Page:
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Camp Cucamonga
Approx. run time 93 min
Genre Teen comedy
Written by Bennett Tramer (Story & teleplay)
Rich Melcombe (Story)
Directed by Roger Duchowny
Starring John Ratzenberger
Brian Robbins
Candace Cameron
Chad Allen
Editing by Larry Harris
Music by Michael Cruz
Country United States
Language English
Original channel NBC
Release date September 23, 1990 (U.S.)
November 1, 1991 (Germany)

Camp Cucamonga (also titled: How I Spent My Summer and Lights Out) is a made-for-television movie that aired on September 23, 1990 on NBC.[1] The film was a family feature that served mostly as a vehicle to cast a variety of stars from TV shows that were popular at the time.[2]

Contents

Overview

The backdrop for the film is the title camp, a summer camp where a variety of pre-teens go to do typical camp activities. Amongst the backdrop of this are two sub-plots involving the budding romance between two camp counselors, and a camp inspection gone awry.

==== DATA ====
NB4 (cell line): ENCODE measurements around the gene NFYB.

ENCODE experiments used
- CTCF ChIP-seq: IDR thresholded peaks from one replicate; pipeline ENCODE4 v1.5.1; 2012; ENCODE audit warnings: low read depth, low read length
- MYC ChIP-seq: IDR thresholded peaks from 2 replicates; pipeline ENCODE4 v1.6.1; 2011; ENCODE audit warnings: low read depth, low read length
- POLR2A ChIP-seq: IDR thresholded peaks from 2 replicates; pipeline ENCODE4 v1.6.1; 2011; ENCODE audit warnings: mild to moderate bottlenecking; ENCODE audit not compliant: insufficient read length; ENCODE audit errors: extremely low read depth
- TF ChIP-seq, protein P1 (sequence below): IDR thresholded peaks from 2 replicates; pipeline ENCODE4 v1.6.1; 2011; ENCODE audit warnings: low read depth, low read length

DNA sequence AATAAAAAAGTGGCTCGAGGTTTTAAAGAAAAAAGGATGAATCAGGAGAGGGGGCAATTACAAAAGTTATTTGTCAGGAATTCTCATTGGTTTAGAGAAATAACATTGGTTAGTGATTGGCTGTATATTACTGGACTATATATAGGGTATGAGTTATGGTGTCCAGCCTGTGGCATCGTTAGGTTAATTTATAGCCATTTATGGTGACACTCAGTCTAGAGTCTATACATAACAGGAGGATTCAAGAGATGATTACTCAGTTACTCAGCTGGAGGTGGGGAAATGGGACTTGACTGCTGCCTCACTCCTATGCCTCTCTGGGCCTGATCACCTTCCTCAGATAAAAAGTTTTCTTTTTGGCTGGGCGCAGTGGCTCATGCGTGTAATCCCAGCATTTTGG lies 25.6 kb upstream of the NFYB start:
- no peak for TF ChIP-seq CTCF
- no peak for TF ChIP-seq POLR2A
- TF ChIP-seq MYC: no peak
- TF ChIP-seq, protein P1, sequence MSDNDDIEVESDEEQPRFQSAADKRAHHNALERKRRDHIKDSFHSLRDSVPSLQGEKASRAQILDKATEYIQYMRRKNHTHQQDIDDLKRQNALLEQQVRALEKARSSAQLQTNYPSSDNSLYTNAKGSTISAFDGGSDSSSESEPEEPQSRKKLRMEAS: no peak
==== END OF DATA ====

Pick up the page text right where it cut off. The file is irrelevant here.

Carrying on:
The film is also notable for having been an early project in the career of a variety of actors who would go on to be hugely successful, including Jennifer Aniston [3][4] [5] and Breckin Meyer (in a supporting role). It was also the TV comedy acting debut of G. Gordon Liddy.[6] The film was released on DVD in 2004.

Cast

Listed along with the shows on which they starred when the film aired:

Other cast members of note:

References

  1. ^ "Television Listings: TELEVISION THE WEEK AT A GLANCE A GUIDE TO NOTABLE SHOWS, SEPT. 21 TO 27.". Entertainment Weekly. 1990-09-21.  
  2. ^ movies.nytimes.com overview
  3. ^ ED BARK AND MANUEL MENDOZA (2004-05-06). "Entertainment". http://www.pe.com/entertainment/stories/PE_Fea_Ent_friendsbios06.ed72.html. Retrieved 2008-09-15.  
  4. ^ DAN GILMORE (2003-11-07). "View from the Pop". http://www.thecrimson.com/article.aspx?ref=349895. Retrieved 2008-09-15.  
  5. ^ "FOXNews.com - Jennifer Aniston Biography/Filmography - Celebrity Gossip". http://www.foxnews.com/story/0,2933,197978,00.html?sPage=fnc/entertainment/aniston. Retrieved 2008-09-15.  
  6. ^ Engstrom, John (1990-08-10). "DOING THE RAITT THING". Boston Globe.  

External links

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